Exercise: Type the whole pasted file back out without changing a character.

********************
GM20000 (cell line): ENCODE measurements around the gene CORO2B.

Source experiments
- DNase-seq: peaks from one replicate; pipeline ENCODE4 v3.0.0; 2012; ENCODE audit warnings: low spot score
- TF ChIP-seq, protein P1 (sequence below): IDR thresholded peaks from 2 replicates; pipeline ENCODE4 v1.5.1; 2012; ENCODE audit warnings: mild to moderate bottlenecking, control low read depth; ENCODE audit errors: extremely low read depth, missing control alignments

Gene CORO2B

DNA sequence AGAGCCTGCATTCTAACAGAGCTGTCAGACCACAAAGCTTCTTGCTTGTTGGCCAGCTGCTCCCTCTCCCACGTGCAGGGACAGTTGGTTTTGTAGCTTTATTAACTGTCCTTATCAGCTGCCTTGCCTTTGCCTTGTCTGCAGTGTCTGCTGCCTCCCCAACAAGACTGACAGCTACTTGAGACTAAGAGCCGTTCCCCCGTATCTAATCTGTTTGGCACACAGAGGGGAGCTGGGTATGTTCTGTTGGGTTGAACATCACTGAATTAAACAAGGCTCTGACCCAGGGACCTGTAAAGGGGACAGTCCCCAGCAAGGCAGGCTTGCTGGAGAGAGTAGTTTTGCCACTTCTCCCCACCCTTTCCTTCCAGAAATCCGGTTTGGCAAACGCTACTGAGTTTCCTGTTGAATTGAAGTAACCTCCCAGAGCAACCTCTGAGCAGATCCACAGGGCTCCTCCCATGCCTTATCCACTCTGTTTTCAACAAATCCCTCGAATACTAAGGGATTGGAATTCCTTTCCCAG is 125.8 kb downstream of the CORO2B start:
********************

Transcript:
GM20000 (cell line): ENCODE measurements around the gene CORO2B.

Source experiments
- DNase-seq: peaks from one replicate; pipeline ENCODE4 v3.0.0; 2012; ENCODE audit warnings: low spot score
- TF ChIP-seq, protein P1 (sequence below): IDR thresholded peaks from 2 replicates; pipeline ENCODE4 v1.5.1; 2012; ENCODE audit warnings: mild to moderate bottlenecking, control low read depth; ENCODE audit errors: extremely low read depth, missing control alignments

Gene CORO2B

DNA sequence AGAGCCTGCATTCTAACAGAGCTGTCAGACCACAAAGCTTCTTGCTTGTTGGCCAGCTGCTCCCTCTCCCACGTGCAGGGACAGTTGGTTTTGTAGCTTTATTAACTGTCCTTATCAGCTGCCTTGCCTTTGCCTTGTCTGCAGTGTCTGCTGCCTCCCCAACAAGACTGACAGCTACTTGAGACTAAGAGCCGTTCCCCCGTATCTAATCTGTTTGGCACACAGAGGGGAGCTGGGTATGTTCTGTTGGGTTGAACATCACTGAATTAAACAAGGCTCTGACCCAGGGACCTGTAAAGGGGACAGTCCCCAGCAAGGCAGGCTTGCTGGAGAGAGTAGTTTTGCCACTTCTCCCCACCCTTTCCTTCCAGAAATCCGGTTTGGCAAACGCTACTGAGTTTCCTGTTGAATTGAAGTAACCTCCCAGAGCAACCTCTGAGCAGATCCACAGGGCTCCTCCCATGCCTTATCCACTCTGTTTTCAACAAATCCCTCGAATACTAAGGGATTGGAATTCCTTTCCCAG is 125.8 kb downstream of the CORO2B start: